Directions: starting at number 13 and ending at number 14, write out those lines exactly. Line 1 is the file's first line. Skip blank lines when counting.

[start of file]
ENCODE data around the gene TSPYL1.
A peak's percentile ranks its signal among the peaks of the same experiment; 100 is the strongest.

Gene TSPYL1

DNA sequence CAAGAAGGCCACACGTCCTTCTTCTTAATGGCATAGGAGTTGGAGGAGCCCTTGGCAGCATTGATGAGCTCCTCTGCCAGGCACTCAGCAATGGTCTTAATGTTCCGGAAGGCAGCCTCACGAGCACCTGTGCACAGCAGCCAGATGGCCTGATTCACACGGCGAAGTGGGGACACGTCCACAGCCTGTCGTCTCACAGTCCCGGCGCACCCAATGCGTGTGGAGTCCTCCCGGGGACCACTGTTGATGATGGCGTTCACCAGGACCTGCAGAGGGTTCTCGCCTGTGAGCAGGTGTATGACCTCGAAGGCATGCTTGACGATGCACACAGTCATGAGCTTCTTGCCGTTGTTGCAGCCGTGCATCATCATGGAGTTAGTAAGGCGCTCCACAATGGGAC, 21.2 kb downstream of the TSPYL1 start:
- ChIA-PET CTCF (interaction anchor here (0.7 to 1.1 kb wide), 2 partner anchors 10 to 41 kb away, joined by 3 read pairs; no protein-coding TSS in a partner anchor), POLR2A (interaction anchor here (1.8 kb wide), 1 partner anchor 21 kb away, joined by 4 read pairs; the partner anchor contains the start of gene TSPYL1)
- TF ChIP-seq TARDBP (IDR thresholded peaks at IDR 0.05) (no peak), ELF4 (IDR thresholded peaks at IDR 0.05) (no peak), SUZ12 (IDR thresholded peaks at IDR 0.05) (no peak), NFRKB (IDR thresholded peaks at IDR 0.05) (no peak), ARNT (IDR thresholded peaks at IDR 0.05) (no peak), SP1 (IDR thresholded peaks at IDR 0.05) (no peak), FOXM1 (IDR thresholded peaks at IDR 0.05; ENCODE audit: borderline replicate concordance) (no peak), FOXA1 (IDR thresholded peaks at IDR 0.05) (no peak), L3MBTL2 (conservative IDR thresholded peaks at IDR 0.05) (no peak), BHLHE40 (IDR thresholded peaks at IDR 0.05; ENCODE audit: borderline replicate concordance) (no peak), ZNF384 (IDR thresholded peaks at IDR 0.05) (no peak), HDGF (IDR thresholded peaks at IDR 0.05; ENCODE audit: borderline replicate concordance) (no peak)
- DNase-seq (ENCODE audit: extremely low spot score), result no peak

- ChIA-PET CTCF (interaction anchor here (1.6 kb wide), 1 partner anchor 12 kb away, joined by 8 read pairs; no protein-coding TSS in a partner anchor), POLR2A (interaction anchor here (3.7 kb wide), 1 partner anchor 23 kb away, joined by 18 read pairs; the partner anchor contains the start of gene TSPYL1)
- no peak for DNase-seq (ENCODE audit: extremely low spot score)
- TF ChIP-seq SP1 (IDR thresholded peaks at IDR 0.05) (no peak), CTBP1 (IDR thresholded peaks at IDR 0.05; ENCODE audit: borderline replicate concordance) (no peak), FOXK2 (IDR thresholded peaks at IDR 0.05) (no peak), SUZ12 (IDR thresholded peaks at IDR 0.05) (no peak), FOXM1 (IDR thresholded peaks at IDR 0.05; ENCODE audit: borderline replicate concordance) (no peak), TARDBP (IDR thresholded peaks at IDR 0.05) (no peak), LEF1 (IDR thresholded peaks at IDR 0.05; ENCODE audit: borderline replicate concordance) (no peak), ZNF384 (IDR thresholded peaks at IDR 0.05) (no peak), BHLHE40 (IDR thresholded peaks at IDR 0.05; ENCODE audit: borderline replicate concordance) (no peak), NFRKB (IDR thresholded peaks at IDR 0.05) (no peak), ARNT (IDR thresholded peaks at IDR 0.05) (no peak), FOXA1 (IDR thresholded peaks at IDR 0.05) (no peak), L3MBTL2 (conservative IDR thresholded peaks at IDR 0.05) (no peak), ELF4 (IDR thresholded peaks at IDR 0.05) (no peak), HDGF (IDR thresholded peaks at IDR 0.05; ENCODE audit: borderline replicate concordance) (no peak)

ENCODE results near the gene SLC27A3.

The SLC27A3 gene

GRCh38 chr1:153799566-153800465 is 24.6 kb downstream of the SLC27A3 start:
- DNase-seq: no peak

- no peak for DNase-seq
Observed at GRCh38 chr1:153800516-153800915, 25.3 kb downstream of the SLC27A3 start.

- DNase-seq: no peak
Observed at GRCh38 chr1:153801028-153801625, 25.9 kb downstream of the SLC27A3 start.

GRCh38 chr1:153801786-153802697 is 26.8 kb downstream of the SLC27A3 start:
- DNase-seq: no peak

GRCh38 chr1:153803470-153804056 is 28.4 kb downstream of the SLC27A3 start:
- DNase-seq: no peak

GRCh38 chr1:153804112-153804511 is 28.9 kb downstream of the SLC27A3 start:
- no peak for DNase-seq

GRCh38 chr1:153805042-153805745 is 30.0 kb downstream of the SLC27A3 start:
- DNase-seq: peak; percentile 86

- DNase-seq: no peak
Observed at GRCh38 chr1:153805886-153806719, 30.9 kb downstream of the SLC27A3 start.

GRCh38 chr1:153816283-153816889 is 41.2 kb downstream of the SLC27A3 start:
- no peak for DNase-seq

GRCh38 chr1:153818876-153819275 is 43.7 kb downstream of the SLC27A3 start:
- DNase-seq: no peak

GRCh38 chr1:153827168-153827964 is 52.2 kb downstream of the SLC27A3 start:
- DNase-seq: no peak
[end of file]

GRCh38 chr1:153799566-153800465 is 24.6 kb downstream of the SLC27A3 start:
- DNase-seq: no peak